Madagascar – A fine blend of cultures
The island of Madagascar is a fine blend of African, Indian and Arabic – both in its people and in its evolutionary history, making for a multitude of Madagascar highlights that will both delight and inspire visitors. Ecologists refer to Madagascar as the “8th continent” as it has a unique mix of flora and fauna not found anywhere else in the world.
The people who live on Madagascar are just as interesting as their natural habitat. Arriving here from Indonesia, Africa and the Arabian Peninsula, all are united today in a common Malagasy culture and language. The influence of the French and British colonial powers is still seen throughout the island.
Tourism here has a number of challenges as infrastructure and roads are still being developed and upgraded. As with many former colonial countries, Madagascar has seen uprisings, provisional governments, single-party rule and the threat of secession. Today, however the country is on a slow and steady economic and political growth path. Situated off the coast of Mozambique, it offers an African safari with a difference.
Points of interest
Antsiranana/Diego Suarez is the gateway to Montagne d’Ambre and Ankarana National parks.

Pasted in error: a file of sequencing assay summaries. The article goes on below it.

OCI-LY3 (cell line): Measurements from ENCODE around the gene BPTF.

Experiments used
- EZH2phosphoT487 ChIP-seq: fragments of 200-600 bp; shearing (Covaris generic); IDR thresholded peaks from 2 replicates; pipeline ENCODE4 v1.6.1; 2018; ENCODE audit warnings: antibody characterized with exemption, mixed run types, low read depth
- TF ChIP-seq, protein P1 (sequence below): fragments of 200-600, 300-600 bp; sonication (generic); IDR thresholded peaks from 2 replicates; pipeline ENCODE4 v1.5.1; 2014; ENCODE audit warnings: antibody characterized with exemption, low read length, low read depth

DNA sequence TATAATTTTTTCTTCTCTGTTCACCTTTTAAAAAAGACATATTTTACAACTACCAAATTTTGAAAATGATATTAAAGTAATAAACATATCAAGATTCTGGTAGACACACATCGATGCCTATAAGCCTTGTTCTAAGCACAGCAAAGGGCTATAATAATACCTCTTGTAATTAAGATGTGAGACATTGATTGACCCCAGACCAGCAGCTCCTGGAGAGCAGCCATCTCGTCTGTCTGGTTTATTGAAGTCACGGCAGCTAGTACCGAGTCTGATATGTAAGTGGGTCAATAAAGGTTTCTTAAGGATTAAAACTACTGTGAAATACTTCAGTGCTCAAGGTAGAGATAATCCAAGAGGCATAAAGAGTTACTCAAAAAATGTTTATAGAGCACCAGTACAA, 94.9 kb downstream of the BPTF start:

Nosy Be is a popular tourist region. No visit is complete without a visit to 2 islands which are part of the Nosy Be Archipelago: Nosy Komba, whose main attraction is the black Lemur and the marine National park of Nosy
Tanikely known for its bird watching and snorkelling.
Ankara National Park is a popular reserve and consists of a small limestone massif. An ‘island’ of tsingy (limestone pinnacles), the reserve is known for its many lemur species as well as a wide variety of bird species.
Montagne d’Ambre National Park consists of the volcanic massif and is a good example of a rain forest.
Ile Sainte Marie is a 57 km-long island off the east coast that consists of lush vegetation intermingled with many small villages and exquisite beaches.
Fort Dauphin is a lively and popular town containing a vibrant nightlife and also known as the lobster capital of Madagascar.
Isalo National Park is where large eroded sandstone outcrops protrude from the relatively flat landscape in architectural formations. The bird life is interesting especially in the Canyon de Nymphs. A visit to Monkey Canyon, is recommended.
The “spiny desert” is a globally distinctive eco region with 95 % of the plant species endemic to this region.
Famous Baobab alley near Morondava is where you will see some of the world’s tallest Baobab Trees.
Antananarivo (known as ‘Tana’) is the Malagasy capital and the centre of the Merina tribe – the Malayo-Polynesian decedents of the first Malagasy settlers.
Lemurs Park is situated in the central highlands and is a great for those on a quick trip and unable to see the lemurs in their normal habitat.
The Canal des Pangalanes is a collection of natural rivers and artificial lakes that stretches +- 600km along the east coast
There are 2 seasons: a hot rainy season from November to April and a cooler dry season from May to October. South eastern trade winds predominate, and the island occasionally experiences cyclones. Any time of year is fine for a visit except from January to March, when heavy rainfall in many areas can make some roads all but impassable and there is a high risk of cyclones in the east and northeast.